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Magnetic field and field lines

Oersted’s Experiment

(Relation between electricity and magnetism)

The first evidence of any connection between Electricity and magnetism was established by Hans Christian Oersted. He accidentally discovered that as he laid a wire carrying an electric current near a magnetic compass needle, it got deflected as if acted upon by a magnet.

This observation led to the discovery that when current passes through a conductor, magnetic field is produced around it.

Magnetic field

The space around a magnet or a current carrying conductor, in which the force of attraction or repulsion can be experienced, is called a magnetic field.

Demonstration of magnetic field lines (Iron-filings pattern)

1.  Take a bar magnet and placed it on a cardboard.
2.  Sprinkle some iron-fillings around the magnet.
3.  Tap the cardboard gently.
4.  Iron fillings arrange themselves in a pattern as shown in figure.

Conclusion: This pattern demonstrates that under the influence of magnetic field, the fillings align themselves along the magnetic field lines.

Tracing of magnetic field lines of a bar magnet

1.   Place a bar magnet on a sheet of paper.
2.   Bring the compass near the north pole of the magnet.
3.   The needle will deflect such that its south pole points towards North Pole of the bar magnet.
4.   Mark the position of two ends of needle.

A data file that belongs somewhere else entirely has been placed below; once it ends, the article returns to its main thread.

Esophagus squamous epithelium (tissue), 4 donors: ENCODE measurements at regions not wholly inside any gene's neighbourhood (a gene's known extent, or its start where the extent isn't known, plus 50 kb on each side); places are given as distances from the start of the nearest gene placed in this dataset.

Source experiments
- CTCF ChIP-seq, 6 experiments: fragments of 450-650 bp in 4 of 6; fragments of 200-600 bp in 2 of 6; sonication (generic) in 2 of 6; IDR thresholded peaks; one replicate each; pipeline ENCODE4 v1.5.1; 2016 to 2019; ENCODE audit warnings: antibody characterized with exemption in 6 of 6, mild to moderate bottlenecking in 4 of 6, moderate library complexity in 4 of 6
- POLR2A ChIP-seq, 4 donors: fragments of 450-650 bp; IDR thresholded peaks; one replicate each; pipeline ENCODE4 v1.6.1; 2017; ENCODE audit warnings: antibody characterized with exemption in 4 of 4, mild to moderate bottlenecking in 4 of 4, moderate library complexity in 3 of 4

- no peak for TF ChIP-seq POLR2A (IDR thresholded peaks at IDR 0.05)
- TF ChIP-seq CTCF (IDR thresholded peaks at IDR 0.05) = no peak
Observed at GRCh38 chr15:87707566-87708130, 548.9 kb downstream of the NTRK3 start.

5.   Move the compass so that its south end occupies the position previously occupied by the north end.
6.   Again mark the new position of ends of needle.
7.   Repeat step 5 and 6 till you reach the south pole of the magnet.
8.   Join the points marked to get a smooth curve, which represents a field line.

Magnetic field lines

Magnetic field lines are the imaginary lines used to represent a magnetic field. A field line is the path along which a hypothetical free north pole would tend to move. The direction of the magnetic field at a point is given by the direction that a north pole placed at that point would take.

Properties of Magnetic field lines

1.   Outside the bar magnet, the magnetic field lines originate from the north pole of a magnet and end at its south pole.
2.   Inside the bar magnet, field lines move from South Pole of the magnet to the North Pole.
3.   Magnetic field lines always form closed curves.
4.   The regions, where field lines are closer, the field is strong and the regions, where the field lines are farther apart, the field is weak.
5.   The direction of the magnetic field is taken to be the direction in which a north pole of the compass needle moves inside it.
6.   The magnetic field lines never cut each other. In case, two field lines intersect each other at a point, then it will mean that at the point of intersection, the magnetic needle would point in two different directions, which is not possible.

Others topics in this chapter:

1.   Oersted experiment and tracing of field lines
2.   Magnetic field due to a current carrying straight conductor
3.   Magnetic field due to a current carrying circular coil
4.   Solenoid
5.   Force on a current carrying wire/Fleming's left hand rule
6.   Electromagnetic Induction (EMI)
7.   Alternating Current (AC) and Direct Current (DC)

8.   Domestic Electric Circuit

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